New True Detective sees Jodie Foster find crime is a dark Arctic circle

Five years after its last season, Jodie Foster stars in a new instalment of True Detective. It’s a welcome return, echoing some of the show’s original strengths while adding a fresh perspective, says Steve Newall.

Horrific deaths, squabbling cops, occult overtones, long chats in the car—True Detective is back, baby. It’s been ten years since the first season of this anthology series got us hooked, following duo Matthew McConaughey and Woody Harrelson as they went about an obsessive investigation into historic murders in Louisiana.

With ruminations on philosophy, religion and masculinity running alongside its investigative elements, and a strong auteurist streak, the show set the internet ablaze, creating all sorts of conjecture with its “time is a flat circle” carry-on. And, thanks to a combination of presidential interest in the show and a moment of onscreen nudity, it was responsible for Alexandra Daddario’s admission to the all-time Twitter hall of fame:

There’s been a lot of water under the bridge in the past decade, though. True Detective’s divisive second season, arriving just over a year after its first and with a whole new plot, location and cast (Colin Farrell, Rachel McAdams, Taylor Kitsch, Vince Vaughn) disappointed many. I enjoyed this flawed swing for the fences more than most, I suspect, but it hinted at the pressure creator Nic Pizzolatto may have felt to follow up his smash hit—or perhaps the sort of hubris success can cause to simmer.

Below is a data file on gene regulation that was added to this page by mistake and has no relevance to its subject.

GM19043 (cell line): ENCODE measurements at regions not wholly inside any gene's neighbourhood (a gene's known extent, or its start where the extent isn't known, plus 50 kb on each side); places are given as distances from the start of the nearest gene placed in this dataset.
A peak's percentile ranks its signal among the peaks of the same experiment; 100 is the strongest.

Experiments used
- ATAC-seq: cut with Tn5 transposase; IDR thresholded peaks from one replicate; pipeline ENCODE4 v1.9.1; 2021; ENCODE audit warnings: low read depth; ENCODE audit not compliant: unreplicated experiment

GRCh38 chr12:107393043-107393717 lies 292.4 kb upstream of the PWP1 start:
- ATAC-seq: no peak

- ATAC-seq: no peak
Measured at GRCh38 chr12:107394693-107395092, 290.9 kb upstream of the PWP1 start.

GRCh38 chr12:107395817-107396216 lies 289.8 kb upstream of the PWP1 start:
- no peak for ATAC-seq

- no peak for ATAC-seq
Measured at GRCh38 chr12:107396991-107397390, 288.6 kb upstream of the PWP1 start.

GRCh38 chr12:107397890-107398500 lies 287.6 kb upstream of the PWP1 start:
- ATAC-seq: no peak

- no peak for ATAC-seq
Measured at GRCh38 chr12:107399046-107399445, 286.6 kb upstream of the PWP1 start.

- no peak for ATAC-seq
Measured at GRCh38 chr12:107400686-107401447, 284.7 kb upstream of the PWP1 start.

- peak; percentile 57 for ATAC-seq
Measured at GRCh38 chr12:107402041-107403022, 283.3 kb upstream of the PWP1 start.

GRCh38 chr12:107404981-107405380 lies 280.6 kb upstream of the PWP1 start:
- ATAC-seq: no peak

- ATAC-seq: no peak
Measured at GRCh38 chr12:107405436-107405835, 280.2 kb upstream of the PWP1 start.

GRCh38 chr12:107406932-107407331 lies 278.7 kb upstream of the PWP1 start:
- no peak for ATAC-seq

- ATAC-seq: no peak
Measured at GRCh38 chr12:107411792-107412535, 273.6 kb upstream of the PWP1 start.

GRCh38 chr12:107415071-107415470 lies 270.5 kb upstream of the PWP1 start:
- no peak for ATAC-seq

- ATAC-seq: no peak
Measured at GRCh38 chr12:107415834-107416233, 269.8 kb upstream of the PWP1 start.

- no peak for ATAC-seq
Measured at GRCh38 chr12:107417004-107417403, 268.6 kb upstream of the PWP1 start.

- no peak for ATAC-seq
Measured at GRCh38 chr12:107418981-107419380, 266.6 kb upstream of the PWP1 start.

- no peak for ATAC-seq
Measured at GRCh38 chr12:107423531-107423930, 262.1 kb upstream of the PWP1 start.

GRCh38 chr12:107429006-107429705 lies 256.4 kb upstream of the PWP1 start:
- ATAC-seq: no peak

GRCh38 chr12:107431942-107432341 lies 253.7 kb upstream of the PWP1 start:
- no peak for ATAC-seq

It took a few years for a more measured third outing starring Mahershala Ali to arrive—and by that time, interest in the show had waned, with not nearly enough people checking it out. Pizzolatto’s pivot into writing for the big screen hadn’t really taken off either and now, years later, you might have been as surprised as I was to see True Detective making its return in 2024.

True Detective: Night Country is the first season not written by Pizzolatto, which has allowed the slate to be wiped clean, and a fresh take on the premise. Instead of a heavy dude energy, Night Country’s detectives are a powerful duo of women—screen legend Jodie Foster and relative newcomer/former world champion boxer Kali Reis.

In Pizzolatto’s place is Mexican filmmaker Issa López (Tigers Are Not Afraid). As she is quoted explaining to journalists at an HBO event in November, López set out to construct a “dark mirror” of season one. “Where True Detective is male and it’s sweaty, Night Country is cold and it’s dark and it’s female.”

With a freezing setting to match its narrative chills, True Detective: Night Country takes place in a small fictional Alaskan town far enough north that when the sun sets on December 17, it remains night for weeks. Just as this period commences, so does an investigation into the disappearance of the whole crew of an Arctic research station. When they’re found, the gruesome details only beg more questions…